By now, it’s obvious (or should be) that influencers are equally as good, if not better, for a brand’s image as a mainstream celeb. When marketing toward Gen Z and Millennials, influencers are seen as a trustworthy signal of a product or service’s true value, as YPulse data shows: 50% agree that “If someone posts an endorsement for a brand, I believe they actually like that brand.” So, it’s key that brands are in tune with what influencers, especially TikTok creators, are reaching their desired consumers.
Our data shows that when it comes to who they trust for product recommendations, influencers are the best source to young consumers; meaning, if brands want young people to want a product the first time they see it, they should see it from an influencer they already love. TikTok creators are especially looked to: 66% of Gen Z say that TikTok has their favorite celebrities/online creators, and 47% say they would be more likely to buy a product their favorite online celebrity recommended. YPulse keeps up with which influencers are amassing the most attention on the app, showing exactly what content young consumers are buying into and from whom. Today we’ve rounded up some of the most popular TikTok creators and influencers right now:
Alix Earle: 4.4M followers
TikTok creator Alix Earle is a 22-year-old college student from Miami who recently blew up (like 2M in a month blew up) for her “get ready with me” content. Coming from a wealthy family and previous relationship with Yankees player Tyler Wade, Earle is basically the epitome of “That girl,” but more humble about it than most. A sorority girl by day (and night), and an influencer the rest of the time, Earle is a leader in product recommendations for makeup, self-care, and clothing. In the last few months, she’s been on huge beauty brand trips, made content with Rare Beauty founder Selena Gomez, and all the while, posted her day-to-day going to class life.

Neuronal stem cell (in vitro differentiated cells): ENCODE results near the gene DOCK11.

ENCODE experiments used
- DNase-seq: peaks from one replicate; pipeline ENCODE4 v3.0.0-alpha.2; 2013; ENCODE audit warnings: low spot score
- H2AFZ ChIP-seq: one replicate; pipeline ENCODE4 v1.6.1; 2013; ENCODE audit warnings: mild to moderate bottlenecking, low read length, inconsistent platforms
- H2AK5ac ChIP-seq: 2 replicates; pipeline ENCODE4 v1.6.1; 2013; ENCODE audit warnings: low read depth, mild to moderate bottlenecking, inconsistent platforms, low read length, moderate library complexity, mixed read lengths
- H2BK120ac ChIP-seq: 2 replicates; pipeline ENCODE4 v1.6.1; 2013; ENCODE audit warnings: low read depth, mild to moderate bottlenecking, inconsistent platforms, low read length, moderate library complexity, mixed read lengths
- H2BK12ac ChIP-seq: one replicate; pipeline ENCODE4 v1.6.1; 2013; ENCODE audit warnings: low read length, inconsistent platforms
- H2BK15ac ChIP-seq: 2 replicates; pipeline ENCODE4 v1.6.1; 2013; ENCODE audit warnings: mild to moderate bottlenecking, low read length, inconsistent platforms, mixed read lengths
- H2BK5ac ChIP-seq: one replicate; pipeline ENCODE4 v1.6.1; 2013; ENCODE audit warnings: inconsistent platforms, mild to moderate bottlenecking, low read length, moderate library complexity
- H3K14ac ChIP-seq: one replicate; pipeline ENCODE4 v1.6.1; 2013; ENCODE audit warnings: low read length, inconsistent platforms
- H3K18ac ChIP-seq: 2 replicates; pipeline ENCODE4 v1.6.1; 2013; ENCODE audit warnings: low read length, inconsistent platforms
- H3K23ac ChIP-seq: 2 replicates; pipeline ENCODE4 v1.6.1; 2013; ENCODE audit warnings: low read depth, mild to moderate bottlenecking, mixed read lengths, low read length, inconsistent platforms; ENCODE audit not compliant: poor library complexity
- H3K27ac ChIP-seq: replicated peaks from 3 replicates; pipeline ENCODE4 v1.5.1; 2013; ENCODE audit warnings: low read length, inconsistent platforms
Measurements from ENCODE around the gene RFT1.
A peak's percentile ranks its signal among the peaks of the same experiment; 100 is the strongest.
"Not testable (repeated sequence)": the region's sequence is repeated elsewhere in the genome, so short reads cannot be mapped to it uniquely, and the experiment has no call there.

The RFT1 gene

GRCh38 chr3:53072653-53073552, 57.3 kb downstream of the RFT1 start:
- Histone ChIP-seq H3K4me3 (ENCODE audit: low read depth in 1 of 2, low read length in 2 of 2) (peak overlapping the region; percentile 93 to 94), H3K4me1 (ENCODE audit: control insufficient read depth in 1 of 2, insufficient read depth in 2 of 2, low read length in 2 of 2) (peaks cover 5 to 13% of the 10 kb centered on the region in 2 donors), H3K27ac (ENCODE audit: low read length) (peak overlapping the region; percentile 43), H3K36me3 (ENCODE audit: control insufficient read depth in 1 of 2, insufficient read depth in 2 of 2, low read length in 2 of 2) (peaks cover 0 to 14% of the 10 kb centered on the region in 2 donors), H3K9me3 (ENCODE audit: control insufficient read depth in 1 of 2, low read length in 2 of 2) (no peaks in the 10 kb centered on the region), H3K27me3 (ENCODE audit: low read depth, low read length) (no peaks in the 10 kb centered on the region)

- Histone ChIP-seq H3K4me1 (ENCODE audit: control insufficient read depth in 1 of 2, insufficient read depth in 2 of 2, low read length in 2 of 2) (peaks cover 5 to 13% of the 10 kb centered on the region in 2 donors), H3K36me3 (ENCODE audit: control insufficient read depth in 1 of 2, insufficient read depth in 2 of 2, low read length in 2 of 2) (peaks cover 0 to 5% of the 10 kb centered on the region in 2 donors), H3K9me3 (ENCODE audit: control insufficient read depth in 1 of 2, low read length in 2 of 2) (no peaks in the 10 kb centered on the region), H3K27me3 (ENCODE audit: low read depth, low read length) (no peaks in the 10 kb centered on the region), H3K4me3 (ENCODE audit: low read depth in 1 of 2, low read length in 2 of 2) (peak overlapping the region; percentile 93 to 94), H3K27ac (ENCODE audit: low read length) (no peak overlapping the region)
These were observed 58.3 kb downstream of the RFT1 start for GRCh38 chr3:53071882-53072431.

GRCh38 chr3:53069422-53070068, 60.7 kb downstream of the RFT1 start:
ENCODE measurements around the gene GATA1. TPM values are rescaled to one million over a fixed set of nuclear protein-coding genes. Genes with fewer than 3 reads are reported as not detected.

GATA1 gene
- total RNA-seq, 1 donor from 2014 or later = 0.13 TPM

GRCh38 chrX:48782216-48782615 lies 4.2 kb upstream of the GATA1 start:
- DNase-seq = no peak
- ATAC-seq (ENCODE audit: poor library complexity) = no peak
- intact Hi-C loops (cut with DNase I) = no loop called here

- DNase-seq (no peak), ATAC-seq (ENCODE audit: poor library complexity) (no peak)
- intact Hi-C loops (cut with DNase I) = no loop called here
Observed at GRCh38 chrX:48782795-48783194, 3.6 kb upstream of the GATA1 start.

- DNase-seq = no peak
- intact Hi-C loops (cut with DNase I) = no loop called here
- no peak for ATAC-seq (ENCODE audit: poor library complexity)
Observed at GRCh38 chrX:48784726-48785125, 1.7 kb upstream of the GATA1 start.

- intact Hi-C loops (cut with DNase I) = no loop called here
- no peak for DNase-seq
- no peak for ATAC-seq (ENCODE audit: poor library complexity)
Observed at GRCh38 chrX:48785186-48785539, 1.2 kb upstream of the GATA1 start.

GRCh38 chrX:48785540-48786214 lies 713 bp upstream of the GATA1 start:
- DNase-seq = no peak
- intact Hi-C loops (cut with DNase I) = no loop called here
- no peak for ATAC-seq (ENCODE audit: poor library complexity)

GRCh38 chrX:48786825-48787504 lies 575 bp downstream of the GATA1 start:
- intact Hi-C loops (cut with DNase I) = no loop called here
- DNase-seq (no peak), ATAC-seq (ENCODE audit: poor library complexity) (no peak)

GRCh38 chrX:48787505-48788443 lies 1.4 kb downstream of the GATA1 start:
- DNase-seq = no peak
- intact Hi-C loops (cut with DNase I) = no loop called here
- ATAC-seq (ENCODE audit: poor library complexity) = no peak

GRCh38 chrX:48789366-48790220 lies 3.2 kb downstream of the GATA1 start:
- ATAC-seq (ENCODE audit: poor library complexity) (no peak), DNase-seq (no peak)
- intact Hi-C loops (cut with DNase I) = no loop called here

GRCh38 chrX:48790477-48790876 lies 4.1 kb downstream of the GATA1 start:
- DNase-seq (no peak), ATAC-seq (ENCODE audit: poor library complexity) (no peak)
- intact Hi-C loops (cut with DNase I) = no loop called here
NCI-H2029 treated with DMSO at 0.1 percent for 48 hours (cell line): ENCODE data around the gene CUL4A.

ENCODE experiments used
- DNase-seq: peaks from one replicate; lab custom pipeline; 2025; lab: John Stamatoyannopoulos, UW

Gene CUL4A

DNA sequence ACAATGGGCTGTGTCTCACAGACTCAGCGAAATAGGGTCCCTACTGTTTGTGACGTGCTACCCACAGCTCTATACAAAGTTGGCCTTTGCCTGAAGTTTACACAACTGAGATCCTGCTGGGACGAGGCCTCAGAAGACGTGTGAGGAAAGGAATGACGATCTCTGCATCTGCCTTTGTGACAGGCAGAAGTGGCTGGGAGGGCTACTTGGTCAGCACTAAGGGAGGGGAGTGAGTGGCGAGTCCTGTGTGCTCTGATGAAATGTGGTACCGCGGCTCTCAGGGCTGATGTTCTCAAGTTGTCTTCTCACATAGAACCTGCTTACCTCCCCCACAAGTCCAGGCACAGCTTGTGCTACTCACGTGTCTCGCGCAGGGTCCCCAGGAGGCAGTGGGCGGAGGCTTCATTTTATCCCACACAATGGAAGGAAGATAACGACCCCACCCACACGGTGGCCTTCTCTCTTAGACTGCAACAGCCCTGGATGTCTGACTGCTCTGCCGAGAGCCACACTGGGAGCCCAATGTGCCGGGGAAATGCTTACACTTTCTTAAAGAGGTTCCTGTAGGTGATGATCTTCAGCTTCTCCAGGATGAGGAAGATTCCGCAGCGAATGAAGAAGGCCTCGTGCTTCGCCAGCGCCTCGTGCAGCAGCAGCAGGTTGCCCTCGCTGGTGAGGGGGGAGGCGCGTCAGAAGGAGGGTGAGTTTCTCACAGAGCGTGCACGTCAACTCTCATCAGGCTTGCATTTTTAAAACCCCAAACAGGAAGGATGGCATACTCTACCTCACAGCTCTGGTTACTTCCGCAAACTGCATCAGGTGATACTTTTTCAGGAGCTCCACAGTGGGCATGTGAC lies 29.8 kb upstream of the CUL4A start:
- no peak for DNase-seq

Recently she stirred up quite the controversy, though, after sharing her top Amazon purchases from 2022, and on the list was the wildly popular Mielle Organics’ Rosemary Mint Scalp & Hair Strengthening Oil, a product well known and used in the BIPOC community and designed for curly and textured hair– content that has been called out as another example of White creators mis-appropriating BIPOC women’s beauty practices. But Earle, despite being the catalyst of the issue, did not suffer damage to her reputation or following, and continues to be a TikTok it-girl brands want to work with. In the short time since her follower gain, she’s been a paid partner for Princess Polly, Charlotte Tillbury, Spectre luxury yachts, and many more.
Matt Rife: 7.6M followers